Presbyterian Baptisms 1824 (1)

11 Jan COWDEN Margaret Anne, of James, North Street
14 Feb McALPINE James of Robert, Rovinshaw
19   GREER Mary of William, North Road
19   McCOLLUM Margaret Anne of Thomas, Cloughenramer
23   REID Eliza Anne of Isaac, Castle Street
26     THOMPSON Margaret of William, Church Street
5  Mar    McBLAIN Barbara of David, Ballybot
5    EDGAR John of Joseph, High Street
5           PHILLIPS William of John, Corpl 75th Regiment
7    BOYD Matthew of James, North Street
3   Apr KELLS Maryanne of William, Back of the Dam
3 RAINEY Eliza of Robert, Benagh
4 ROBINSON John of Robert, Cloughenramer
30 ROBINSON Mary Jane of Joseph, Cloughenramer
30 BOYD James Swanzy of John, Hill Street
30 GILLESPIE Isabella of Andrew, High Street
30 COWAN David of Abraham, Church Street
30 FLANIGAN Wm Livingston of John L, Wm Street
30 BROWN Samuel of Wm, High Street
30 SYMPSON Henry of Ebenezer, Boat Street
5  May RIGGS Elizabeth of William, Derrymore
5 MONAGHAN Jane of John, Sheeptown
6 McCOLLUM Margaret of Wm, Carnmeen
16 HENRY Eliza Anne of John, Dysery
16 HANNA John of Elexander, Dysert
26 FLANIGAN Maryanne of Robert, High Street
31 EDGAR Mary Jane of Samuel, Keoghill
4  June QUINN Margaret of John, North Street
10 McCARTER Arthur of Oliver, Mullaghglass
21 BEAUMONT John of Alexander, Chequer Hill
9  July HILL Robert of Walter, Canal Street
9 McALLISTER Maryanne of Charles, North Street
16 CARR William Thomas of Robert, High Street
16 HILL William of John, High Street
23 HENRY Aaron of George, Dysert
23 SCOTT Maryanne of George, Market Street
9  Aug McMINN Mary Jane of James, Dysart
13 POWER William John of Thomas, Water Street
27 LITTLE John of Robert, Altnaveigh
3  Sept TOWNLEY SAMUEL, Merchants Quay
5 McGRATH Frances of Richard, North Street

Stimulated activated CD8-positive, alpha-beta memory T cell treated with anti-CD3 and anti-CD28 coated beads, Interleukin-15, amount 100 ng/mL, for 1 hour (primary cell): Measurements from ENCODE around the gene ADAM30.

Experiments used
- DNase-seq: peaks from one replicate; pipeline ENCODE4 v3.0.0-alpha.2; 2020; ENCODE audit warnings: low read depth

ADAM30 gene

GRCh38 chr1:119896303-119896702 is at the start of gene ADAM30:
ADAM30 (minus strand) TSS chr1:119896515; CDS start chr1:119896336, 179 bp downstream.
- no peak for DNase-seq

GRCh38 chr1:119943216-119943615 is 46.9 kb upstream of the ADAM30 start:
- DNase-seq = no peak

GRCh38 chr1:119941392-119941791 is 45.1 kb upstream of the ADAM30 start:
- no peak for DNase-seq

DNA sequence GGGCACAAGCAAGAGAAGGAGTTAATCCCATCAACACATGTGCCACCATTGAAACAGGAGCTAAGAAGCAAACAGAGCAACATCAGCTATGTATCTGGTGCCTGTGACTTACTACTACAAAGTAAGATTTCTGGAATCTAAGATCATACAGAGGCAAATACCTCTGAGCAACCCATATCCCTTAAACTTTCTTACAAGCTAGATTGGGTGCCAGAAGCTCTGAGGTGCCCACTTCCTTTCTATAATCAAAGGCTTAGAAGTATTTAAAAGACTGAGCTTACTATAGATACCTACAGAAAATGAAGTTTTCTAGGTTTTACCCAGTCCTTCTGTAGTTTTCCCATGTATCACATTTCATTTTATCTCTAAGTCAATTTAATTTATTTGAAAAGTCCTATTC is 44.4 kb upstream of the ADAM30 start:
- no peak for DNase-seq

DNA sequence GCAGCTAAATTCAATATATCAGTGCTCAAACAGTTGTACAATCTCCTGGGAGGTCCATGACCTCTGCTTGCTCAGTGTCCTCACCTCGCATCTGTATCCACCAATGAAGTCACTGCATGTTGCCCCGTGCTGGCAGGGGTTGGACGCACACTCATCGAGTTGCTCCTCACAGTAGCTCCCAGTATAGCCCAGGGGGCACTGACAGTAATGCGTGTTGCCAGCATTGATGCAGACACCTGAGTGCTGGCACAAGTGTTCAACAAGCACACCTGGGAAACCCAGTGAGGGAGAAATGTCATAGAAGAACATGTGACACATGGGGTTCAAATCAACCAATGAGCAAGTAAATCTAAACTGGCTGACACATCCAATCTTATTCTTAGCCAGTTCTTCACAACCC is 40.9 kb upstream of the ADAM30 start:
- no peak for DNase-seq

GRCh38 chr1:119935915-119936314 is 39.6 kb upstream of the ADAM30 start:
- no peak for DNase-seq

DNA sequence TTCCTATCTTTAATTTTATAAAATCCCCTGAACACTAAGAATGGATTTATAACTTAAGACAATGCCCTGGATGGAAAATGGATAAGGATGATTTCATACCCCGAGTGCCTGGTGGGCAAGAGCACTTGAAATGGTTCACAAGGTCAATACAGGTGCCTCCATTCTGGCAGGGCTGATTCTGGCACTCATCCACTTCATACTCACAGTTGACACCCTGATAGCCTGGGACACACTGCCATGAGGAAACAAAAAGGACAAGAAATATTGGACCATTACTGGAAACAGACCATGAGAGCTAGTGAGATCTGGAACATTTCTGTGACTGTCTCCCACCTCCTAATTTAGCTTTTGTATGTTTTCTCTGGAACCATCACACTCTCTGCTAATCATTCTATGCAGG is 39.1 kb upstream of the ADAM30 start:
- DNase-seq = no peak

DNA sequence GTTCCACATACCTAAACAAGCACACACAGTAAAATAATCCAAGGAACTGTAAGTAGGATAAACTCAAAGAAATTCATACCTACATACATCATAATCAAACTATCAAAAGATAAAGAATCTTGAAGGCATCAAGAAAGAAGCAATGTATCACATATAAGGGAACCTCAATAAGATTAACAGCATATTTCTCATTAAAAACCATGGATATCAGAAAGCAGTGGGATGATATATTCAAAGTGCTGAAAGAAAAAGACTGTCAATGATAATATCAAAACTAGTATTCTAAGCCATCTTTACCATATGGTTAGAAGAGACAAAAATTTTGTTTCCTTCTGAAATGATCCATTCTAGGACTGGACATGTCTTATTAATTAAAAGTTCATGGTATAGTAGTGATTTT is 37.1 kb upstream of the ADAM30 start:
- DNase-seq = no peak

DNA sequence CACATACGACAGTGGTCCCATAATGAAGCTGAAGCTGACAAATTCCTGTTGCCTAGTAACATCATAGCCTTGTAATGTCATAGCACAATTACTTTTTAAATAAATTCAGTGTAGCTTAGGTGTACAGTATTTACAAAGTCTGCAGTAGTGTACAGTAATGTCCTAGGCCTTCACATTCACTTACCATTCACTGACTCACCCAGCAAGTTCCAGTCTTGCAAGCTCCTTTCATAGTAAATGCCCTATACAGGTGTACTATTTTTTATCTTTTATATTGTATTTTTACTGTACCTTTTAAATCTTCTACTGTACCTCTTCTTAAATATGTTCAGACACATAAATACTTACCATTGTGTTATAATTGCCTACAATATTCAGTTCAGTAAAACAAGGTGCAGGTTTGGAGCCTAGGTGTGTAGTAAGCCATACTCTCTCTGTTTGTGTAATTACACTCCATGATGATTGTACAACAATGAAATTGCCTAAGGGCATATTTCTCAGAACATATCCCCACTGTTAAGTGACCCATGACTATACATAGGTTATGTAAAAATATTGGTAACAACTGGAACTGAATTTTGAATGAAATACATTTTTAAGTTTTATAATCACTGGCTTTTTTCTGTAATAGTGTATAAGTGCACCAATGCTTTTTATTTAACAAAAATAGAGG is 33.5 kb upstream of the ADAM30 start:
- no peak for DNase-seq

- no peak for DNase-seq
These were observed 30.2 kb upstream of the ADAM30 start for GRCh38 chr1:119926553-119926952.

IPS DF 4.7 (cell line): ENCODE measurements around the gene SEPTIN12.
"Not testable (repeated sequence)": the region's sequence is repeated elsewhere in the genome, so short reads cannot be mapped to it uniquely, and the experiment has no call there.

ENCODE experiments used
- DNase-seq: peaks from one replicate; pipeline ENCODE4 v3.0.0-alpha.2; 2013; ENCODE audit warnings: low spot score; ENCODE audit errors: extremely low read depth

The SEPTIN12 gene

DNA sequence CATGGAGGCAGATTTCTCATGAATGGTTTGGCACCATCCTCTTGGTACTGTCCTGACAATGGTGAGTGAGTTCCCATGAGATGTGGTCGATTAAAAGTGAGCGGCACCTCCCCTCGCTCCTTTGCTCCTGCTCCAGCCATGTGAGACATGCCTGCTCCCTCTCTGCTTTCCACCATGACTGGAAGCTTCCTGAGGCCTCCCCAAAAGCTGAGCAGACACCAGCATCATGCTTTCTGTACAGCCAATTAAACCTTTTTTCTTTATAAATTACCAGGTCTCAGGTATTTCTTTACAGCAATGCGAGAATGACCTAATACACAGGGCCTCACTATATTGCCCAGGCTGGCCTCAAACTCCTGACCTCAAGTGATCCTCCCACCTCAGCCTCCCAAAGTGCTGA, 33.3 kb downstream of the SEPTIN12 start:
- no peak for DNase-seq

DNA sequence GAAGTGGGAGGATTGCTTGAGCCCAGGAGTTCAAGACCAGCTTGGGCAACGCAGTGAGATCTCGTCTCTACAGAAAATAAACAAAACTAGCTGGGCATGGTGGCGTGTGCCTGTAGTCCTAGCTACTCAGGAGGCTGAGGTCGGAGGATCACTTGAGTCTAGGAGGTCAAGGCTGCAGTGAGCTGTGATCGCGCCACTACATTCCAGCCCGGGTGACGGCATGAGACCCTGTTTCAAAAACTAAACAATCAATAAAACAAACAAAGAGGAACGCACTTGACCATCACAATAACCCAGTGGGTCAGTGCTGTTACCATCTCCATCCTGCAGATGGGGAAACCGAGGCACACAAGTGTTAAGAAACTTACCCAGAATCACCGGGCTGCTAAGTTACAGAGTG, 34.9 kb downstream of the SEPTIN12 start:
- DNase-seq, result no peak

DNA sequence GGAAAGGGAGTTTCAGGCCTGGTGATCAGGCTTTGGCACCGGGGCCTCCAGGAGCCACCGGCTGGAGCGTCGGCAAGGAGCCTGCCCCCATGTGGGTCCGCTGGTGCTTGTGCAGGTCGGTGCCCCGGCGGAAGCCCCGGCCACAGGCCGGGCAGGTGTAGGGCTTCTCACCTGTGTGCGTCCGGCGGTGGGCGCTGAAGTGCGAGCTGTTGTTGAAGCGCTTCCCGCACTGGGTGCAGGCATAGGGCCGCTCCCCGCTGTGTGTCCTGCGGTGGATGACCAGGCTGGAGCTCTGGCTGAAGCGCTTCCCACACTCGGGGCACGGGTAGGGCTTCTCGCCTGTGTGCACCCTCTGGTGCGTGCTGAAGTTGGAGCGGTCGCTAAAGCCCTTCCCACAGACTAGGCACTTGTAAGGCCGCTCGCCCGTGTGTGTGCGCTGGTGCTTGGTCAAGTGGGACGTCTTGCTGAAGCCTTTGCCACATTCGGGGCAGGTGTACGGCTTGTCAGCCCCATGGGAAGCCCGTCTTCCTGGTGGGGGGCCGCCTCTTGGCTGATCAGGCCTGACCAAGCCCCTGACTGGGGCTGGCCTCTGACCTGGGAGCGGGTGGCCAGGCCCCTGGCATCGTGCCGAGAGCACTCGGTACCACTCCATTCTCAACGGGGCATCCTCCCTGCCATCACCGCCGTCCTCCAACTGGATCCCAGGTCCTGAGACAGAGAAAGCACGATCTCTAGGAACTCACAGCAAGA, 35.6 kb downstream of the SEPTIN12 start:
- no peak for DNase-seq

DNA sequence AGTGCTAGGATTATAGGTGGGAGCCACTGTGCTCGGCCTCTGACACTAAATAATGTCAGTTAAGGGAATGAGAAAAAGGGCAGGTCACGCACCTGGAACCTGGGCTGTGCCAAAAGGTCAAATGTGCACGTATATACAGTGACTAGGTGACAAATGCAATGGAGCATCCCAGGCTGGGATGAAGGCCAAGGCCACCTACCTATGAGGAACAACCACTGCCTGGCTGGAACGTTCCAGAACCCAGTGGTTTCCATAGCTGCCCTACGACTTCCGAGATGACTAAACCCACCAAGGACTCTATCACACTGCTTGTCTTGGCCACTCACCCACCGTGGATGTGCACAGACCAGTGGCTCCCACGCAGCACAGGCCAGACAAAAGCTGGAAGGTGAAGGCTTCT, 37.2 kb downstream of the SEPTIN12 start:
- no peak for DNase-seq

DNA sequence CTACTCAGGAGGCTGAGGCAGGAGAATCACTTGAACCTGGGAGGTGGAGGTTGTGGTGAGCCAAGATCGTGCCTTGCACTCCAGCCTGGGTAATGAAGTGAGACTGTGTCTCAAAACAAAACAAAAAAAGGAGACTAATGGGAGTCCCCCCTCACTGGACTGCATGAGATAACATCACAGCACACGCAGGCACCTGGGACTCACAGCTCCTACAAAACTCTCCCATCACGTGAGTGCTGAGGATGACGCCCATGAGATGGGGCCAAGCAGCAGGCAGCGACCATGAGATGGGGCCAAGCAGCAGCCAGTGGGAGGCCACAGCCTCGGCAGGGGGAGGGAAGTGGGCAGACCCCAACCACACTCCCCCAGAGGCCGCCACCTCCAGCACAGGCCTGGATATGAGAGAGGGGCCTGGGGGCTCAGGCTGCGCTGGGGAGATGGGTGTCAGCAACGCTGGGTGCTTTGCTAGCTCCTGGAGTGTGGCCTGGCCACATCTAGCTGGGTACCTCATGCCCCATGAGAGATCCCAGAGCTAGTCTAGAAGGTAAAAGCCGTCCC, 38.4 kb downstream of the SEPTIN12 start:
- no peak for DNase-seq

8 BROWN Richard of St John, Lisduff
12 HOWE Maria Glenny of William, Corry Place
26 MURDOCK Elizabeth of Henry, Canal Street
8  Oct RAINEY Annabella of William, Dysart
8 FLETCHER Eliza Jane of William [choir], High St
22 MILLAN Agnes of Sergt. Barrack
28 WALLACE Mary of Robert G, Grinan Lodge
15  Nov PARSONS Needham Thompson of Samuel, Kildare Place
24  Dec BAIRD John of William, Courtenay Hill
25 PORTER John of Joseph, Ballybot
27 GLENNY George of George, Millvale
31 HENDERSON William of James, Prospect Place

Originally posted 2004-04-24 00:00:00. Republished by Blog Post Promoter

Second Russell ‘Sister’

St Catherines Newry

The Russells of Dominic Street in the nineteenth century had a privileged childhood. Although well-off they were still unpampered and unspoilt. Of the five surviving children, all three girls became Sisters of Mercy one of the two boys became a Jesuit priest and the other, Charles a famous lawyer and eventually Lord Chief Justice of England. 

Read moreSecond Russell ‘Sister’

Originally posted 2005-10-04 09:18:16. Republished by Blog Post Promoter

Saint Moninna

Saint Moninna in Louth
It is often claimed that Saint Moninna was a sister of our patron saint Patrick. 
It is unlikely. Perhaps the confusion rises from the common given name Darerca, since Patrick is  also said to have had a sister of that name.
In his Confessio Patrick speaks of the number of converts made by him and his followers on their travels; he says  that he does not know the number who ‘are born of our kind and generation’ .

Saint Moninna in Louth

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Originally posted 2004-12-22 00:00:00. Republished by Blog Post Promoter



The Cistercian Order of monks was founded in Citeaux, France in 1098.  Religion was still the driving force of western civilization and this new order was dedicated to a return to the austerity that earlier had characterized the followers of St Benedict.  They had spread the gospel and the monastic influence – which some centuries earlier had permeated Europe out of Ireland – far and wide.  Rome saw the Cistercians as an important weapon against complacency and corruption in the monasteries. 

Christianity in Ireland had strayed somewhat from the discipline and influence of Rome.  St Malachy in Ireland was an important religious reformer.  On one occasion when he was summoned to Rome for guidance and instruction, he stopped off at Citeaux.  He was so impressed by the monks that he determined to invite them to set up some houses in Ireland.  In 1142 a number of Cistercian monks did exactly that at Mellifont.  Two years later a house was established in Newry.  By the end of the twelfth century they had 27 establishments the length and breadth of Ireland.

Most, including that at Newry lasted for four hundred years until the Tudor monarch Henry VIII coveted the lands, wealth and influence of the Church and decided upon the ‘dissolution of the monasteries’.

Originally posted 2004-03-30 00:00:00. Republished by Blog Post Promoter

Newry Journal